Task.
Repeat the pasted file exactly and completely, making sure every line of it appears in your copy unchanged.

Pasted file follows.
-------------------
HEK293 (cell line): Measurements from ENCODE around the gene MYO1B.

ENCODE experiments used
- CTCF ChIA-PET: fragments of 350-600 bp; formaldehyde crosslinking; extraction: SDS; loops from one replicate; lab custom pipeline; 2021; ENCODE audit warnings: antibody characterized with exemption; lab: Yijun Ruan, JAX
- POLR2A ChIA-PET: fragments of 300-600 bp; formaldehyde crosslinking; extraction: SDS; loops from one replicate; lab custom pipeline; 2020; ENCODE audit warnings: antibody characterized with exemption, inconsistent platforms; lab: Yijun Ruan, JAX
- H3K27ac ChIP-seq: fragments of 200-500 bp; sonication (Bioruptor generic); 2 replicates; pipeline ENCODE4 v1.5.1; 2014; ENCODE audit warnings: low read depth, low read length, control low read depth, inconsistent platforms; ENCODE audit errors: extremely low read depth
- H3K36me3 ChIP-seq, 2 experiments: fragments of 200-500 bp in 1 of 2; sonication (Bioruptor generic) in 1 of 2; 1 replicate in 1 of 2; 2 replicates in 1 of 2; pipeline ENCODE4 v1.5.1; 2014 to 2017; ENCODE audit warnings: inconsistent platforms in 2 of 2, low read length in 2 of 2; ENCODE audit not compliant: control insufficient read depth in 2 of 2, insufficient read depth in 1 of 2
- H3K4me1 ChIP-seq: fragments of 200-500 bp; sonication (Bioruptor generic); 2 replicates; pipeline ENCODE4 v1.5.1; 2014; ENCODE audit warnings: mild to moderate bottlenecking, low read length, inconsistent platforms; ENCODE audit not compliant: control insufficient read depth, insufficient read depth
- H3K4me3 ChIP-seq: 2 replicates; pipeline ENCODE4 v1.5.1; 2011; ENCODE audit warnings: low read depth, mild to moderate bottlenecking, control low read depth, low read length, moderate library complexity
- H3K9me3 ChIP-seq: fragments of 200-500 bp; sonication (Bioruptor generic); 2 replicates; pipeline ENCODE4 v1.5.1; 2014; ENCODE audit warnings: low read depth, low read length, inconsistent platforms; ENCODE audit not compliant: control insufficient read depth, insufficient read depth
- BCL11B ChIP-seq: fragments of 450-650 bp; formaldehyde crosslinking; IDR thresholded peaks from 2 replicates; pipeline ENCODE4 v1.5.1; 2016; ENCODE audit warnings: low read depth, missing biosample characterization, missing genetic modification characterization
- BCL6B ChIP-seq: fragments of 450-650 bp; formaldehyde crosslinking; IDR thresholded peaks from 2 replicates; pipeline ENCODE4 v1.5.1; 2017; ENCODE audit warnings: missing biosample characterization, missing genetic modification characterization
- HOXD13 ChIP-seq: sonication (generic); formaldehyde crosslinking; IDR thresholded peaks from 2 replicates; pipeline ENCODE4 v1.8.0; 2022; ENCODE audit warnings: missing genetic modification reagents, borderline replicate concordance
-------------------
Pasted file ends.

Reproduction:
HEK293 (cell line): Measurements from ENCODE around the gene MYO1B.

ENCODE experiments used
- CTCF ChIA-PET: fragments of 350-600 bp; formaldehyde crosslinking; extraction: SDS; loops from one replicate; lab custom pipeline; 2021; ENCODE audit warnings: antibody characterized with exemption; lab: Yijun Ruan, JAX
- POLR2A ChIA-PET: fragments of 300-600 bp; formaldehyde crosslinking; extraction: SDS; loops from one replicate; lab custom pipeline; 2020; ENCODE audit warnings: antibody characterized with exemption, inconsistent platforms; lab: Yijun Ruan, JAX
- H3K27ac ChIP-seq: fragments of 200-500 bp; sonication (Bioruptor generic); 2 replicates; pipeline ENCODE4 v1.5.1; 2014; ENCODE audit warnings: low read depth, low read length, control low read depth, inconsistent platforms; ENCODE audit errors: extremely low read depth
- H3K36me3 ChIP-seq, 2 experiments: fragments of 200-500 bp in 1 of 2; sonication (Bioruptor generic) in 1 of 2; 1 replicate in 1 of 2; 2 replicates in 1 of 2; pipeline ENCODE4 v1.5.1; 2014 to 2017; ENCODE audit warnings: inconsistent platforms in 2 of 2, low read length in 2 of 2; ENCODE audit not compliant: control insufficient read depth in 2 of 2, insufficient read depth in 1 of 2
- H3K4me1 ChIP-seq: fragments of 200-500 bp; sonication (Bioruptor generic); 2 replicates; pipeline ENCODE4 v1.5.1; 2014; ENCODE audit warnings: mild to moderate bottlenecking, low read length, inconsistent platforms; ENCODE audit not compliant: control insufficient read depth, insufficient read depth
- H3K4me3 ChIP-seq: 2 replicates; pipeline ENCODE4 v1.5.1; 2011; ENCODE audit warnings: low read depth, mild to moderate bottlenecking, control low read depth, low read length, moderate library complexity
- H3K9me3 ChIP-seq: fragments of 200-500 bp; sonication (Bioruptor generic); 2 replicates; pipeline ENCODE4 v1.5.1; 2014; ENCODE audit warnings: low read depth, low read length, inconsistent platforms; ENCODE audit not compliant: control insufficient read depth, insufficient read depth
- BCL11B ChIP-seq: fragments of 450-650 bp; formaldehyde crosslinking; IDR thresholded peaks from 2 replicates; pipeline ENCODE4 v1.5.1; 2016; ENCODE audit warnings: low read depth, missing biosample characterization, missing genetic modification characterization
- BCL6B ChIP-seq: fragments of 450-650 bp; formaldehyde crosslinking; IDR thresholded peaks from 2 replicates; pipeline ENCODE4 v1.5.1; 2017; ENCODE audit warnings: missing biosample characterization, missing genetic modification characterization
- HOXD13 ChIP-seq: sonication (generic); formaldehyde crosslinking; IDR thresholded peaks from 2 replicates; pipeline ENCODE4 v1.8.0; 2022; ENCODE audit warnings: missing genetic modification reagents, borderline replicate concordance